Tag Archives: Curry

Palak Paneer

Palak PaneerHalfway between two homes doesn’t sound like one or the other. If you stick a pin between my two motherlands of Aotearoa and old Albion, you are still 14 hours away from each of them. However, this doesn’t mean long pit stops lying on your hand luggage in airport transit, nor contortionist efforts to fit into terminal lounge chairs for a few winks. It means stepping out into another dimension where sights, sounds, colours and most of all smells dominate your senses. A place that has been home on a number of occasions, India.

My best memories of eating food throughout India are always a shared meal, eating with my hands. Or meals that make steam shoot from your ears, that no Kingfisher beer or yoghurt will quench. And always a colourful, divided plate of taste explosions on a thali dish. But one sure-fire dish that I can always rely on is the palak paneer. Put originally on my radar by Mr Beaver’s brother, the veggie king.

Serves 4


500g spinach

1 inch ginger

1 tsp cumin

30g butter

1 bay leaf

1  onion, finely chopped

7 cloves garlic, 4 finely chopped, 3 whole

2 tomatoes, roughly chopped

1/2 tsp turmeric

3/4 tsp chilli powder

1 cup water

1 tsp garam masala

300g paneer, chopped into 1cm cubes

1 tbsp yoghurt

 Start by preparing your ingredients. Put on your rice. Next add the spinach to a large saucepan and cover with boiling water. Put the lid in and leave for 3 minutes to wilt. Then drain in a colander, and add to a blender. Also add 3 whole cloves of garlic and the 1/2 inch of ginger. Whizz until a smooth paste.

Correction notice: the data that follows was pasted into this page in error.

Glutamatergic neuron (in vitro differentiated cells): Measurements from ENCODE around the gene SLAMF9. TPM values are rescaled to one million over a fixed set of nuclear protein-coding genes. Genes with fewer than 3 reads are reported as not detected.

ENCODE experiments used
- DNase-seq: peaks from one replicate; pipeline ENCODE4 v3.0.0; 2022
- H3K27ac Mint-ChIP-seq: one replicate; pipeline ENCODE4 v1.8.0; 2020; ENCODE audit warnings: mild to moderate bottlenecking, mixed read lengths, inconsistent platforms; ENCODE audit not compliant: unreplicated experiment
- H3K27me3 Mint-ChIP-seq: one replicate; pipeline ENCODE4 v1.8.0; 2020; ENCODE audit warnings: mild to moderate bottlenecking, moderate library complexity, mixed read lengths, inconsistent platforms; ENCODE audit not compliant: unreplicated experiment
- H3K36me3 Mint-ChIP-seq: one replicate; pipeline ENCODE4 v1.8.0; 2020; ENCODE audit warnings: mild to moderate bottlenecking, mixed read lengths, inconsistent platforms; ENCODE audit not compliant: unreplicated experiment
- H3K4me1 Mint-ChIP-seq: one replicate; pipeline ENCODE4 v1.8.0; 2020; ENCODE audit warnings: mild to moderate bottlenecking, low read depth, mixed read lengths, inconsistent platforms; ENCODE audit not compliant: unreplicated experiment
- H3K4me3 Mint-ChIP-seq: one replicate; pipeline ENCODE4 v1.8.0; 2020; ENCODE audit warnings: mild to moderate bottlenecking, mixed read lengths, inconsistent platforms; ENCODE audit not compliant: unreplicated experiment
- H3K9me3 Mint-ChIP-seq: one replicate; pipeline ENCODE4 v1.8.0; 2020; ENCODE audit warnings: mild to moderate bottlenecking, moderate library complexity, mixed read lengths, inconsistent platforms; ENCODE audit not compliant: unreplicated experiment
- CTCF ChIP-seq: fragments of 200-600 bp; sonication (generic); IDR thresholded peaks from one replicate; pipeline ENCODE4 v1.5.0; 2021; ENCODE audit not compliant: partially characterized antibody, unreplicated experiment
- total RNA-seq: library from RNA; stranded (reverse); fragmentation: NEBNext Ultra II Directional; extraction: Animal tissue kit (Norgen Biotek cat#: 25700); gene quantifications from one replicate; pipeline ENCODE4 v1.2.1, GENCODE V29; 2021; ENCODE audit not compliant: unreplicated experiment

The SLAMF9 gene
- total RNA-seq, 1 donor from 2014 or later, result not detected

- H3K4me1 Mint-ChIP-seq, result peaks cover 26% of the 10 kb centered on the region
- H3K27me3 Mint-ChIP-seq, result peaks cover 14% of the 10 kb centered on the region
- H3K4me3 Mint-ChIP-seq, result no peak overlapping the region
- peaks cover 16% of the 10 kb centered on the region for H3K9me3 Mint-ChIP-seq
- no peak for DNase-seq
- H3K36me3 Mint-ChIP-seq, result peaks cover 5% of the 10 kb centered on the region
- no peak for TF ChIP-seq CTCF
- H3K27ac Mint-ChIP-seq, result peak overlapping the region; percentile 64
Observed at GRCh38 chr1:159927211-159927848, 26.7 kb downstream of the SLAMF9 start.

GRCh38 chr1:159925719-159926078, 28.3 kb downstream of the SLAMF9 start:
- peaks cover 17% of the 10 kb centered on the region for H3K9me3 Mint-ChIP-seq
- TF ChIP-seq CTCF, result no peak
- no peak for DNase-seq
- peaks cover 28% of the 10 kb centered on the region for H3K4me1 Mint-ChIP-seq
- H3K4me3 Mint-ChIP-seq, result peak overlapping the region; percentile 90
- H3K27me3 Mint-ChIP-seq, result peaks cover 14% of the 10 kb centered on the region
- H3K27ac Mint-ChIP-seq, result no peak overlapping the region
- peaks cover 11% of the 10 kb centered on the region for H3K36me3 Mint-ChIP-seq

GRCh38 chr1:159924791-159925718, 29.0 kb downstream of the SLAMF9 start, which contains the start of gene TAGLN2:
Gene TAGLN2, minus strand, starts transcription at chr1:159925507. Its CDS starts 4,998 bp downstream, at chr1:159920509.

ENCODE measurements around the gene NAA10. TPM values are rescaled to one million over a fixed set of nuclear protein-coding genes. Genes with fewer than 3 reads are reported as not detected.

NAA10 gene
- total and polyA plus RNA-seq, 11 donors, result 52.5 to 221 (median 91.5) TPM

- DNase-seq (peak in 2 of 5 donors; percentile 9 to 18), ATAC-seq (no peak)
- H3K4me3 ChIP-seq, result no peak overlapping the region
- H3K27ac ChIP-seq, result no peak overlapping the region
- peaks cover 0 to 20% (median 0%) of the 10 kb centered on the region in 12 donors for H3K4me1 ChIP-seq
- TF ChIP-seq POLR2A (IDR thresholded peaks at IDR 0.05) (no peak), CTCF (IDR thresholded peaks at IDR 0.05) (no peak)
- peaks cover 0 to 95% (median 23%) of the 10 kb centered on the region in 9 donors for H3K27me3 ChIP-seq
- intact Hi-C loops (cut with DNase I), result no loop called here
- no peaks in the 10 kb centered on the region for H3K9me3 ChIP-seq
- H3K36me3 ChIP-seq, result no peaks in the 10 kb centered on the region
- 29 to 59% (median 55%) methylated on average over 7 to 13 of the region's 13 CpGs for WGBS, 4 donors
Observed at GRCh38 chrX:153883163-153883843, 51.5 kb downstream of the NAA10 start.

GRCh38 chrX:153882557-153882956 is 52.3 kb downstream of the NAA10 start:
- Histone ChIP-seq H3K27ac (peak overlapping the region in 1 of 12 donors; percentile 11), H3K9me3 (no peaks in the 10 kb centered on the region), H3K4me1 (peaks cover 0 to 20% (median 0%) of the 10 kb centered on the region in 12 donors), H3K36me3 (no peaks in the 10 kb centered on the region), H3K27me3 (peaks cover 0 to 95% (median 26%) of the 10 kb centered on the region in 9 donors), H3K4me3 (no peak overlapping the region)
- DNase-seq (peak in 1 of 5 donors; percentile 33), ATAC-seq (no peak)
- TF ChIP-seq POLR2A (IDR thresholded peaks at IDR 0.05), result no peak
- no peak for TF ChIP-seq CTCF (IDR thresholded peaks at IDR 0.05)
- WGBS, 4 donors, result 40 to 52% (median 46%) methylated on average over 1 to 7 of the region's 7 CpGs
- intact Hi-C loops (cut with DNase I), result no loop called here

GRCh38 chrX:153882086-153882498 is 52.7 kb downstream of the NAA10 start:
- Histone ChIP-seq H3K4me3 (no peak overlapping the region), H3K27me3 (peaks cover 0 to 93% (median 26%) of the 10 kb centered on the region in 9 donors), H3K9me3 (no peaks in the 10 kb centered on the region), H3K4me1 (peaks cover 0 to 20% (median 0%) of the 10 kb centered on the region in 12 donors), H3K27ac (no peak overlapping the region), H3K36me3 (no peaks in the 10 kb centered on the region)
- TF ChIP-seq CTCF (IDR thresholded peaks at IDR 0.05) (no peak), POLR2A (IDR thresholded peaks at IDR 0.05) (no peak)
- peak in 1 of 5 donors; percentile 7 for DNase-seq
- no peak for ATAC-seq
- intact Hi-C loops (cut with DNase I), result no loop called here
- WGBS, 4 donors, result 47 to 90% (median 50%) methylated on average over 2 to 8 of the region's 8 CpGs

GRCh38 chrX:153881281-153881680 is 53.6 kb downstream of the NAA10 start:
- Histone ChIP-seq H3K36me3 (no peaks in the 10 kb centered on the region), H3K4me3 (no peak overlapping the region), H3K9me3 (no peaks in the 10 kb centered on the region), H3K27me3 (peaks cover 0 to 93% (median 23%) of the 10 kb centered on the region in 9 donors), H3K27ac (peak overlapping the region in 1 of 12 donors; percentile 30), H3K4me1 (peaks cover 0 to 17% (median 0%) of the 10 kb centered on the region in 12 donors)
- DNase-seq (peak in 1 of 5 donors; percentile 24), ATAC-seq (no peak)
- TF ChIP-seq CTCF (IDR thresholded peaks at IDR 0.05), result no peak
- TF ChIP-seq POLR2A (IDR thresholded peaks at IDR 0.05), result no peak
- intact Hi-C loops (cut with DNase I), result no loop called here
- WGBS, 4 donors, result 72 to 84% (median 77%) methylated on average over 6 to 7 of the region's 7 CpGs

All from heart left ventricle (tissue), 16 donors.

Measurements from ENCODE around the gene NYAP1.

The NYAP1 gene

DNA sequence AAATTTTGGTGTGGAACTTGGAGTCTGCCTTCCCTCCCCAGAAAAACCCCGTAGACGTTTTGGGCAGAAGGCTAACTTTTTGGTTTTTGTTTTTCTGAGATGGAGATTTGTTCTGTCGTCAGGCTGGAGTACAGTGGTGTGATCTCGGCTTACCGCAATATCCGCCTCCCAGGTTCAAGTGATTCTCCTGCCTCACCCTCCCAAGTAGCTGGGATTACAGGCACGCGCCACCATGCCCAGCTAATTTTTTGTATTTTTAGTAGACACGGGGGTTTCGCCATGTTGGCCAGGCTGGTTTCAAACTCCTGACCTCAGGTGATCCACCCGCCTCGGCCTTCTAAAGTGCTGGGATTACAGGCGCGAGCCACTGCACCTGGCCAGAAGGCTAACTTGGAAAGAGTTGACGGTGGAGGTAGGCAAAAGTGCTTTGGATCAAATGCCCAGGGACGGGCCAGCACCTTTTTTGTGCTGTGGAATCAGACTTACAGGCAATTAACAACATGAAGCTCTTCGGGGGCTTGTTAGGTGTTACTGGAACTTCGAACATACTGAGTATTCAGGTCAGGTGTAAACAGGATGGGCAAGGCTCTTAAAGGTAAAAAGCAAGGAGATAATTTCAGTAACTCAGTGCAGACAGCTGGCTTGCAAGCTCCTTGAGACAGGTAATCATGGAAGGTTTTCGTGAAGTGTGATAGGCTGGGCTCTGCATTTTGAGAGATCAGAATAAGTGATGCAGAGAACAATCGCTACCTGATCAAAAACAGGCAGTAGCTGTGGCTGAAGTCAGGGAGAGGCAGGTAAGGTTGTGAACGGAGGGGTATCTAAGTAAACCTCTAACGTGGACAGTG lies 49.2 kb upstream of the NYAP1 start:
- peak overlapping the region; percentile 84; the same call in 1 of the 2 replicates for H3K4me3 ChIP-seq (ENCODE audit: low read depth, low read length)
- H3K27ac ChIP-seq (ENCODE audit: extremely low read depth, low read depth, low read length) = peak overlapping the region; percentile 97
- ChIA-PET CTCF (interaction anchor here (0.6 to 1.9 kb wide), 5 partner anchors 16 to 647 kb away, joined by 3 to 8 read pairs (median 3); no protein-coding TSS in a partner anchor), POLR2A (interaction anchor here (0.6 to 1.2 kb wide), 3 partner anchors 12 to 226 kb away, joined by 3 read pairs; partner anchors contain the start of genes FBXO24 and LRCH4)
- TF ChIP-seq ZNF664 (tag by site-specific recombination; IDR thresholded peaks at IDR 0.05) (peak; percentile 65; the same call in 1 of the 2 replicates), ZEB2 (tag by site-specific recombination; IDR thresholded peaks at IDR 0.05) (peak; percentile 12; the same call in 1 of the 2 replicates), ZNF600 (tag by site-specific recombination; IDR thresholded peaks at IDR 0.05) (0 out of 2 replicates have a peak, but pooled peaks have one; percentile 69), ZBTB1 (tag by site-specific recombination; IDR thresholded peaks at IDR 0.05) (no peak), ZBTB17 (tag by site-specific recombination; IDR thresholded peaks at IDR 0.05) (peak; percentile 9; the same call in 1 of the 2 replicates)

Next heat the butter in the large saucepan you used earlier on a medium heat, and add the cumin to brown off. Next add the bay leaf and the chopped onion, until the onion browns. Now add the tomatoes and cook until they soften. Add the turmeric and chilli powder, stirring in. Then add the spinach puree. Stir well. Add the cup of water and boil gently for about 5 minutes.

As this boils, brown off the paneer cubes in a frying pan. No oil is needed. Then add the garam masala, paneer and yoghurt to the sauce. It should be quite a thick consistency. Serve and enjoy.


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Machchi Kari

IMG_2354Simply fish curry. But in Hindi it sounds more attractive and authentic than fish curry. But on the other hand, maybe it’s a bit like a Wetherspoons pub calling their mash “purée de pommes de terre”…

I’m not going to lie, it took me a long time to make curries from scratch that tasted half decent. Too watery, too much chili, not enough cumin, too much turmeric. I won’t profess to get it right every time still. What I’m looking for is a balance. Too often is a decent prawn or fillet overpowered in a curry to the point that it simply becomes texture. But this recipe is delicate and smooth, with the right balance of flavours bursting through whilst still being able to actually taste the fish.

The basis of this recipe is embellished from the encyclopaedic Complete Asian Cookbook by Charmaine Solomon, and I’ve given it the slightest of  tweaks to give it something extra delicate. Please don’t be put off making a curry from scratch, it will taste much fresher and as you will see it’s not difficult, and if you don’t have the ingredients in your cupboard already, you should!

Serves 4

4 fillets of white fish, chopped in 1 inch cubes
(approx 500g monkfish, cod, hapuka, snapper, pollock)
2 tbsp oil
6-8 curry leaves
1 medium onion, finely sliced
2 cloves garlic, finely sliced
1 1/2 inch fresh ginger grated
1 tbsp ground coriander
2 tsp ground cumin
1/2 tsp ground turmeric
1 tsp chili powder
1 1/2 tsp ground fenugreek
1 can coconut milk
Salt to taste

Prep you ingredients first. If you are cooking brown rice this needs to go on as you start.

Heat the oil in a wide saucepan and fry the curry leaves until brown. Add the onion, garlic and ginger and fry until soft and golden. Add all the ground spices, stirring until fragrant. Add the coconut milk and salt and bring to the boil, stirring. Simmer for 10 minutes uncovered. Only add the fish 4 minutes before you serve, simmering to cook through. The secret here is the fenugreek so don’t miss it out.

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